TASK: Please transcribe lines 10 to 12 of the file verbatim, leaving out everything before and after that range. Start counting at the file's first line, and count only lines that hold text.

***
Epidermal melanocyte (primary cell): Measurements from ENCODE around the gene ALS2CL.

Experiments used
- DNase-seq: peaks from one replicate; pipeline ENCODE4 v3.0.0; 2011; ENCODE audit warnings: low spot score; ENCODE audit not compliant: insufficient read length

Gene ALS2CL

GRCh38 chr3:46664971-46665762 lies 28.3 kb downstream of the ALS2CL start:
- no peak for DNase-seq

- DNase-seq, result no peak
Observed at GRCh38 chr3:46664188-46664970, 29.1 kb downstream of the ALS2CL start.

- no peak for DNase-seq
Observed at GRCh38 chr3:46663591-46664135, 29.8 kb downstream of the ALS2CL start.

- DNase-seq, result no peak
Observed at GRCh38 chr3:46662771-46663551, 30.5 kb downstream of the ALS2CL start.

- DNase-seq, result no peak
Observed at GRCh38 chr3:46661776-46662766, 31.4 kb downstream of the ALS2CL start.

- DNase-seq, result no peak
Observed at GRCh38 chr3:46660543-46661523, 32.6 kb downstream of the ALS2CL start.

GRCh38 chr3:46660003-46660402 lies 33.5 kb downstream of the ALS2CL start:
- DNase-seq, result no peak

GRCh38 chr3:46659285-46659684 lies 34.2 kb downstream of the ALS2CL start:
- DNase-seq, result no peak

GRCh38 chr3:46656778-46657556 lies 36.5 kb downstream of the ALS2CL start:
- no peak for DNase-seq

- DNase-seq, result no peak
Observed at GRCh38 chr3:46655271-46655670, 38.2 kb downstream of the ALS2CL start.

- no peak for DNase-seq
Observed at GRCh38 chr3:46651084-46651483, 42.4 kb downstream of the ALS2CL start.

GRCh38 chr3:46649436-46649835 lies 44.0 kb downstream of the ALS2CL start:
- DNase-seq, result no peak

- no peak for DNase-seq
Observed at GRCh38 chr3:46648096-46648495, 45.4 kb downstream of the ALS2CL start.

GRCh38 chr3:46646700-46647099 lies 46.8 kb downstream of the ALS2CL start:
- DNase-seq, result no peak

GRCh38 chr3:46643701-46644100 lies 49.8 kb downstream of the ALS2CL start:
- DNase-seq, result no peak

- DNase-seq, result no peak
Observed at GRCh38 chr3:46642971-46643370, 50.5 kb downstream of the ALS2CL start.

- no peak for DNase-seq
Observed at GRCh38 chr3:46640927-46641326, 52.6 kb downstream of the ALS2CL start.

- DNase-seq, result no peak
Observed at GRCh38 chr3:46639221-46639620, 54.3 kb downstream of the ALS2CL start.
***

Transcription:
Observed at GRCh38 chr3:46663591-46664135, 29.8 kb downstream of the ALS2CL start.

- DNase-seq, result no peak
Observed at GRCh38 chr3:46662771-46663551, 30.5 kb downstream of the ALS2CL start.